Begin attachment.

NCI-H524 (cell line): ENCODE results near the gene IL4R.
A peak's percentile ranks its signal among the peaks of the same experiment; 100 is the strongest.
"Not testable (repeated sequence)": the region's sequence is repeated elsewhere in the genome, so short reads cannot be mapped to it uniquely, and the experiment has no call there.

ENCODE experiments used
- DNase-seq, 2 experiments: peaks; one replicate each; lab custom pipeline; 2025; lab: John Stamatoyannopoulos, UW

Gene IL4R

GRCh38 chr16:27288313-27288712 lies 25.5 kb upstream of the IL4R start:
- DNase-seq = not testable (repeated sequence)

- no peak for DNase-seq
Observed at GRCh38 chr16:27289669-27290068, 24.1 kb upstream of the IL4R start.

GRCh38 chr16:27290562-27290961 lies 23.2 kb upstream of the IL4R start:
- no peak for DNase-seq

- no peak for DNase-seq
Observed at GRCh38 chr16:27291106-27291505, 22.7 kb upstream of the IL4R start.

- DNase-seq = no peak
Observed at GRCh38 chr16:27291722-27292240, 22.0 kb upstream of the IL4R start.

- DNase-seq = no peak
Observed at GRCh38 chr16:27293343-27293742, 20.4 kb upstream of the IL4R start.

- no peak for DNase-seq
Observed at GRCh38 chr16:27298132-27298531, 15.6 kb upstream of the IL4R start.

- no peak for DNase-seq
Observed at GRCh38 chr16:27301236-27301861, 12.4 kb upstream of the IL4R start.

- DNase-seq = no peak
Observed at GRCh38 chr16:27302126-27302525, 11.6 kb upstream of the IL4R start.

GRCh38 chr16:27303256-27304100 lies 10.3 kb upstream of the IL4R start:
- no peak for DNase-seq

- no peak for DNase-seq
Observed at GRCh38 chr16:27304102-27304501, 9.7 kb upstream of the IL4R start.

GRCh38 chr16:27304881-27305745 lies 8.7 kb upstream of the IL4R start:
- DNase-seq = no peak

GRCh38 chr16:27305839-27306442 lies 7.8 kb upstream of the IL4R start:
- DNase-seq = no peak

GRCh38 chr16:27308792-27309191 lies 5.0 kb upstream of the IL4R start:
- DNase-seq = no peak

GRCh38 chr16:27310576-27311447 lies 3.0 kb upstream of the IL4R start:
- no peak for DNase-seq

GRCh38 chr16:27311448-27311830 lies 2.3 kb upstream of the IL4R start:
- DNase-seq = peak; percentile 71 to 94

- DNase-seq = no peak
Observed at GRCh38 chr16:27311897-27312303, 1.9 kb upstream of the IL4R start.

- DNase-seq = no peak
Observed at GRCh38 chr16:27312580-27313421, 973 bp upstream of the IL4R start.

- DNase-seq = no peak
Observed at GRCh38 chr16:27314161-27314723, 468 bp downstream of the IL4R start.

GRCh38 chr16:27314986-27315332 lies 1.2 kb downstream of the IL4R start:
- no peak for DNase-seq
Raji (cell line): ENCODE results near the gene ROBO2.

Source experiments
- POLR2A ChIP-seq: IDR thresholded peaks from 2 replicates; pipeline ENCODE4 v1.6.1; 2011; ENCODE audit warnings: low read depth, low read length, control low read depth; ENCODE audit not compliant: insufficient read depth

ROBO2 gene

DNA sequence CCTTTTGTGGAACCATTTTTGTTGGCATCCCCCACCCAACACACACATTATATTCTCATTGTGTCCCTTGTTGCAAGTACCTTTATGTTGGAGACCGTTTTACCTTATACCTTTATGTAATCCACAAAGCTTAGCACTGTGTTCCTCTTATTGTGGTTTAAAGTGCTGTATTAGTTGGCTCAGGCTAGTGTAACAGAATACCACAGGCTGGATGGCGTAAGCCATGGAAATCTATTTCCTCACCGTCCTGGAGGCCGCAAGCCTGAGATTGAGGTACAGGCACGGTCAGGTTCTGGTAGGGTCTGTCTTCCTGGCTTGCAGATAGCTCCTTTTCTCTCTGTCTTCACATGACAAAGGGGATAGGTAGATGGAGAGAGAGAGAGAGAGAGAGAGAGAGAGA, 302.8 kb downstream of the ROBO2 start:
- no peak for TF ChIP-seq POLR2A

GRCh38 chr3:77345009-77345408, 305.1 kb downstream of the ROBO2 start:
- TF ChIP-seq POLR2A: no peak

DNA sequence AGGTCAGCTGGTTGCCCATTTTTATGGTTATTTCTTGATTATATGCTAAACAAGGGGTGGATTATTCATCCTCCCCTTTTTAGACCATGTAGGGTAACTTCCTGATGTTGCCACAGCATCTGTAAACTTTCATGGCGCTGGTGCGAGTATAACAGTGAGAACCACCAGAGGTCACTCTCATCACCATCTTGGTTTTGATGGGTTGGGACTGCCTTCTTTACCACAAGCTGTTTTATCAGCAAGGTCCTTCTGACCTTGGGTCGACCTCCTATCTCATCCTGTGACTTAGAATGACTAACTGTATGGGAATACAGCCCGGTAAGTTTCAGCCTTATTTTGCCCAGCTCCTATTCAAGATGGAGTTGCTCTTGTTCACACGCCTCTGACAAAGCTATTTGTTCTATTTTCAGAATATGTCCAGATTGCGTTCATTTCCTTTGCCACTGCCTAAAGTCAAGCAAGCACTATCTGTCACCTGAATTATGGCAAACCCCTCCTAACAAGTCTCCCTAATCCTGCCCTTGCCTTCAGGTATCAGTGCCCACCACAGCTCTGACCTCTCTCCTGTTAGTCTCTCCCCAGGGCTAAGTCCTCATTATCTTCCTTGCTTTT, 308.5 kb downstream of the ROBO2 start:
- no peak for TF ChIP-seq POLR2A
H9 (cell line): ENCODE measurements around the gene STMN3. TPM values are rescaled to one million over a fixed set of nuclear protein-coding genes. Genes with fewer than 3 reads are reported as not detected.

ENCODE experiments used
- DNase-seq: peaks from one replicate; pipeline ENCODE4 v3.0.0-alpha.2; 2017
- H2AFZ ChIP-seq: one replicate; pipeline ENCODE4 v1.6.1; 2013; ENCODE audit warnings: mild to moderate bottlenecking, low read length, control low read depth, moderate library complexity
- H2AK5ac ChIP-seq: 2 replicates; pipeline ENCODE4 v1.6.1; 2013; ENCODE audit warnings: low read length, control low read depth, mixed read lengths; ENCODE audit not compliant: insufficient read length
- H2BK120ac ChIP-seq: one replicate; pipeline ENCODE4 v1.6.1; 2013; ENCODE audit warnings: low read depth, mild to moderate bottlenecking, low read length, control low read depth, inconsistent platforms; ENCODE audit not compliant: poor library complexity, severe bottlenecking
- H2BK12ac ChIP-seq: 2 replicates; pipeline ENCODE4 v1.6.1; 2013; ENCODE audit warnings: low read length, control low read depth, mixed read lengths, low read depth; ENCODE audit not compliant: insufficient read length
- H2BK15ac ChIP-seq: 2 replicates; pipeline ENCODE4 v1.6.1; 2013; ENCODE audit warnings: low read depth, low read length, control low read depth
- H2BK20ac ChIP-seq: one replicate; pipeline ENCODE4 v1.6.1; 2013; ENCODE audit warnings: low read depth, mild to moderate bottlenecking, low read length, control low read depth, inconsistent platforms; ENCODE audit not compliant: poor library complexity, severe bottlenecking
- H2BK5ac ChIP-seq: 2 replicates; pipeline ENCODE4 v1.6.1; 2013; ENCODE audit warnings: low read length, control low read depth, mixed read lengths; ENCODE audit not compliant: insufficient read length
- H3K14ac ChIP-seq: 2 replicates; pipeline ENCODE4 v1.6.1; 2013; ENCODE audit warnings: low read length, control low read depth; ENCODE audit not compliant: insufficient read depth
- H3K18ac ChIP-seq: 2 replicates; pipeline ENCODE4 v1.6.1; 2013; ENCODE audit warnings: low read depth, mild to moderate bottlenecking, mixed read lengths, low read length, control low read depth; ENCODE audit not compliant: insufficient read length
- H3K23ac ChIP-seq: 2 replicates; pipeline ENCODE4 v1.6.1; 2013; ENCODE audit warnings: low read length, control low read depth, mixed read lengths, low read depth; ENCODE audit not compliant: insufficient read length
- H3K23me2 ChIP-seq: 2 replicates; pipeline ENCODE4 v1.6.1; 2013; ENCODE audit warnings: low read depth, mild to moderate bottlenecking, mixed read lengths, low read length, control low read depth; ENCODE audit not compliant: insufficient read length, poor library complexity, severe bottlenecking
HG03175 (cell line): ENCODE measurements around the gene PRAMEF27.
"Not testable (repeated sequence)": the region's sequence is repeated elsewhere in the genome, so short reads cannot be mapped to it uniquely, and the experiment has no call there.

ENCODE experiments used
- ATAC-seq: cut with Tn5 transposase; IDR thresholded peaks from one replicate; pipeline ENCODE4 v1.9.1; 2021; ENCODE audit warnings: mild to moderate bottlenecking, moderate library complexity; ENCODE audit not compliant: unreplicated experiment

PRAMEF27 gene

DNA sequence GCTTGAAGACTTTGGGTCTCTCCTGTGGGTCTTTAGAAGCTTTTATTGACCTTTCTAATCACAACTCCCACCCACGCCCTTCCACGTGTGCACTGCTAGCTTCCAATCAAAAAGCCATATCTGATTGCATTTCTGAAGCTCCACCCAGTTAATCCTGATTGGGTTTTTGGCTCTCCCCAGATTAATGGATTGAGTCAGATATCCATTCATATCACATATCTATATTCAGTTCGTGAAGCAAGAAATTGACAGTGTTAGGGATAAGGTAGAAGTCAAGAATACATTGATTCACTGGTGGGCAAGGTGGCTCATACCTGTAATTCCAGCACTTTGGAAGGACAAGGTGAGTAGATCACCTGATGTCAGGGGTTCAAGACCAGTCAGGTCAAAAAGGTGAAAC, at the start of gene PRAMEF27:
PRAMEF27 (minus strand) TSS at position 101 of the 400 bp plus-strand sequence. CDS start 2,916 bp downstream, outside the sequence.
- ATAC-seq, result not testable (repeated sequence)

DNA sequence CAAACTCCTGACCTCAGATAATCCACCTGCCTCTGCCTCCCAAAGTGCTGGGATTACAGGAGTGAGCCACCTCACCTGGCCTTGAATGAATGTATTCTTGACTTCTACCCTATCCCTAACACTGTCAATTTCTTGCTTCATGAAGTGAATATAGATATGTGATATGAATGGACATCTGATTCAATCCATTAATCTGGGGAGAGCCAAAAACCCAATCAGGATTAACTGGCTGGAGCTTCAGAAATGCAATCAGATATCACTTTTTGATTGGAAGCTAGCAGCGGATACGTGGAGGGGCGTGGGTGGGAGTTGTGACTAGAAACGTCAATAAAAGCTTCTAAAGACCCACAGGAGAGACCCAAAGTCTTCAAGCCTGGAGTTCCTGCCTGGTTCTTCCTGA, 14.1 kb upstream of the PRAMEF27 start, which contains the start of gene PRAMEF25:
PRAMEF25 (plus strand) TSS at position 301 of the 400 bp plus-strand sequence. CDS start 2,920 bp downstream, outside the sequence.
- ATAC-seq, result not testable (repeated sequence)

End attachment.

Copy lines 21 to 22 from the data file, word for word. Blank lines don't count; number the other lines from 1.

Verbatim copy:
- no peak for DNase-seq
Observed at GRCh38 chr16:27301236-27301861, 12.4 kb upstream of the IL4R start.